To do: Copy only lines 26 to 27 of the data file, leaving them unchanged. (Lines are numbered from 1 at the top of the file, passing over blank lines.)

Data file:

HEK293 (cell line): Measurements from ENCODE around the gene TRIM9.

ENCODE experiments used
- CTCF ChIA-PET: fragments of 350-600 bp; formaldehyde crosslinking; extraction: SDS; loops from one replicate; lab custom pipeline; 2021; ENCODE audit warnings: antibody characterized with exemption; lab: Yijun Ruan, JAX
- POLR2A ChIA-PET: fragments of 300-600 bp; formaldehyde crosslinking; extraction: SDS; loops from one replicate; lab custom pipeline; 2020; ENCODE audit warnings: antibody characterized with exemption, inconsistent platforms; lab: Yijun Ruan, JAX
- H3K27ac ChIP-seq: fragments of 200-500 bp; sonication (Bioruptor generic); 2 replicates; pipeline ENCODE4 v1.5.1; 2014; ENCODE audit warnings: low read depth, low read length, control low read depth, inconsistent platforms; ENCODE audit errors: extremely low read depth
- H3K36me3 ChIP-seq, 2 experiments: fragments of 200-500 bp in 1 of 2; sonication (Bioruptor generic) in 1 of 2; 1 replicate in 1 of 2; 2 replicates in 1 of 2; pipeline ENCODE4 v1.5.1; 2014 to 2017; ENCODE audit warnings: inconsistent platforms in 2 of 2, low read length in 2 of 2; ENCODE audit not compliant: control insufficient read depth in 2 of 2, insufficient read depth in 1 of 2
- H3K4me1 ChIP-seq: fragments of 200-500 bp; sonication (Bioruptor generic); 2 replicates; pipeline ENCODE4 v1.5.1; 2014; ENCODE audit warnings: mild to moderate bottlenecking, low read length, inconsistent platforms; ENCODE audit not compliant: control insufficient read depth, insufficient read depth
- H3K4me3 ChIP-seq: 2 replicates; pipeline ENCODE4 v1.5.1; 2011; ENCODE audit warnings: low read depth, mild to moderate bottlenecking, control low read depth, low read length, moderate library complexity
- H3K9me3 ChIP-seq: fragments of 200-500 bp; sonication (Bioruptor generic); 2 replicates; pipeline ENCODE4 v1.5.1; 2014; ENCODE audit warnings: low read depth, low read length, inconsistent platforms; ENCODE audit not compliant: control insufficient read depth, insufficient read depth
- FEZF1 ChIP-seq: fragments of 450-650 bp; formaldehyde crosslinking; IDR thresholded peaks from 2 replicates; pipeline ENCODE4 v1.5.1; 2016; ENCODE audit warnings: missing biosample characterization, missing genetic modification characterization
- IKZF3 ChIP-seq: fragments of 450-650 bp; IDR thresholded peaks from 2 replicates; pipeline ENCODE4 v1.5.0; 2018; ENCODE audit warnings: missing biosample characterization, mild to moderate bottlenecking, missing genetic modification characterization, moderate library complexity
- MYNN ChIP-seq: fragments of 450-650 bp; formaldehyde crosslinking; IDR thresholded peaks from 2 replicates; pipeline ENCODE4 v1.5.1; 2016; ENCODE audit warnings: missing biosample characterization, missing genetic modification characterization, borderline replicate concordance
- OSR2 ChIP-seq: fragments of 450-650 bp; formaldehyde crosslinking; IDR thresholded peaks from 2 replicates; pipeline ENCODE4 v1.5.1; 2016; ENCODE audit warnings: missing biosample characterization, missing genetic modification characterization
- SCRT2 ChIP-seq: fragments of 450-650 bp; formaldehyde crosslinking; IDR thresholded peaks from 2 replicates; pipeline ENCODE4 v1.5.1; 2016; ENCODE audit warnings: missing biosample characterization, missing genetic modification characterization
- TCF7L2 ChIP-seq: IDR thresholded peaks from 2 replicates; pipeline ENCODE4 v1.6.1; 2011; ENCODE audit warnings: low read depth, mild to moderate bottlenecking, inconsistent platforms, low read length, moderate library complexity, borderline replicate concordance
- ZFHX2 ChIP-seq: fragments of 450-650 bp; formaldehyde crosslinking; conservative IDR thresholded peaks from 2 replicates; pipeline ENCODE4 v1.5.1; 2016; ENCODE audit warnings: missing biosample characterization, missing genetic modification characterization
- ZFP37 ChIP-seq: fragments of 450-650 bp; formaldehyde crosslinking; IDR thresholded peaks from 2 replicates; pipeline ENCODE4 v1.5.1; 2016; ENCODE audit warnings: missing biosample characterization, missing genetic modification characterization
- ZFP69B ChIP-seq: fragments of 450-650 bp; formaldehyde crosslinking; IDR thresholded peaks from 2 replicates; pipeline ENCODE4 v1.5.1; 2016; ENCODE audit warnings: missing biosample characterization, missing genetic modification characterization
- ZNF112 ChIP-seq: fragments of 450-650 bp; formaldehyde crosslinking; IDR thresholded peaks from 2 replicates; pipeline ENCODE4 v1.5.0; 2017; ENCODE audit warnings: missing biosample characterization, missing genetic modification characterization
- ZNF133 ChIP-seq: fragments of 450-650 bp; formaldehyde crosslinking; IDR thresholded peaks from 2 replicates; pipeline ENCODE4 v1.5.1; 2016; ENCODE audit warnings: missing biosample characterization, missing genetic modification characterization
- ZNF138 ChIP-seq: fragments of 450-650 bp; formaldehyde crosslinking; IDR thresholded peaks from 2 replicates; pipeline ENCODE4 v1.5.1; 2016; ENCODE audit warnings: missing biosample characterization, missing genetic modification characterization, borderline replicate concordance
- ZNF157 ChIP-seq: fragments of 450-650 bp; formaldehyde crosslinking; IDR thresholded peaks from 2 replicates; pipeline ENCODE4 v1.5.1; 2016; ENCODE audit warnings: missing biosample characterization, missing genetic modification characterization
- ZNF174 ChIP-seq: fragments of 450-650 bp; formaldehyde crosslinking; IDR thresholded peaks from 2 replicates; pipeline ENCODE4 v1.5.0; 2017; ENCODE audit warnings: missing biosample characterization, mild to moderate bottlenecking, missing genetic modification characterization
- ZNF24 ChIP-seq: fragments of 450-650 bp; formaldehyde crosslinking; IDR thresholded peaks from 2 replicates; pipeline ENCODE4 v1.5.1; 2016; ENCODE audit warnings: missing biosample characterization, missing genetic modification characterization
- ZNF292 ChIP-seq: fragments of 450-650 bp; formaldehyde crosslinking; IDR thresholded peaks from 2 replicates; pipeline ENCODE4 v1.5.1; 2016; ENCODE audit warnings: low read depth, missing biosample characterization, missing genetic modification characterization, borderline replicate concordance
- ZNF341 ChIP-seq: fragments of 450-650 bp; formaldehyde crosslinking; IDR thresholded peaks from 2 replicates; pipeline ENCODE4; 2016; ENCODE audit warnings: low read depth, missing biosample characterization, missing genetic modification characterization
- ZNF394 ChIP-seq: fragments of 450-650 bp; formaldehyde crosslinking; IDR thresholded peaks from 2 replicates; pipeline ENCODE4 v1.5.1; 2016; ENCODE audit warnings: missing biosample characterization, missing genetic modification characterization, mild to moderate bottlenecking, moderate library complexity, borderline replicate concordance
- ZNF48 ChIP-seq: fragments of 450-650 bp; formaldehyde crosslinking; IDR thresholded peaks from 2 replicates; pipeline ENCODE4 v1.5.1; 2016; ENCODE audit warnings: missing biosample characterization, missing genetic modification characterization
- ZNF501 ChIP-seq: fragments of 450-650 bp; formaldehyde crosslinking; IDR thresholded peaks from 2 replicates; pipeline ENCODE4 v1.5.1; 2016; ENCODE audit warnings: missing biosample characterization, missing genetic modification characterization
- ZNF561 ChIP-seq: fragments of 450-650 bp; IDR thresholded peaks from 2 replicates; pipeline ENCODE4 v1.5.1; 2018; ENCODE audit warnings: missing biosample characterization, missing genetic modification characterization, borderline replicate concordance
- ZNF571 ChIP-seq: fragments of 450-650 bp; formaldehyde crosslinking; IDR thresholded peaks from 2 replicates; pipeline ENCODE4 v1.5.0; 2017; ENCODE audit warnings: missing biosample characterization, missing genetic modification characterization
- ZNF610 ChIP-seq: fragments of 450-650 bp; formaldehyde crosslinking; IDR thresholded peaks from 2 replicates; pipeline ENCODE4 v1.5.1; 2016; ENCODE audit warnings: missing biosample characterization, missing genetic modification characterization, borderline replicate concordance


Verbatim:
- ZNF341 ChIP-seq: fragments of 450-650 bp; formaldehyde crosslinking; IDR thresholded peaks from 2 replicates; pipeline ENCODE4; 2016; ENCODE audit warnings: low read depth, missing biosample characterization, missing genetic modification characterization
- ZNF394 ChIP-seq: fragments of 450-650 bp; formaldehyde crosslinking; IDR thresholded peaks from 2 replicates; pipeline ENCODE4 v1.5.1; 2016; ENCODE audit warnings: missing biosample characterization, missing genetic modification characterization, mild to moderate bottlenecking, moderate library complexity, borderline replicate concordance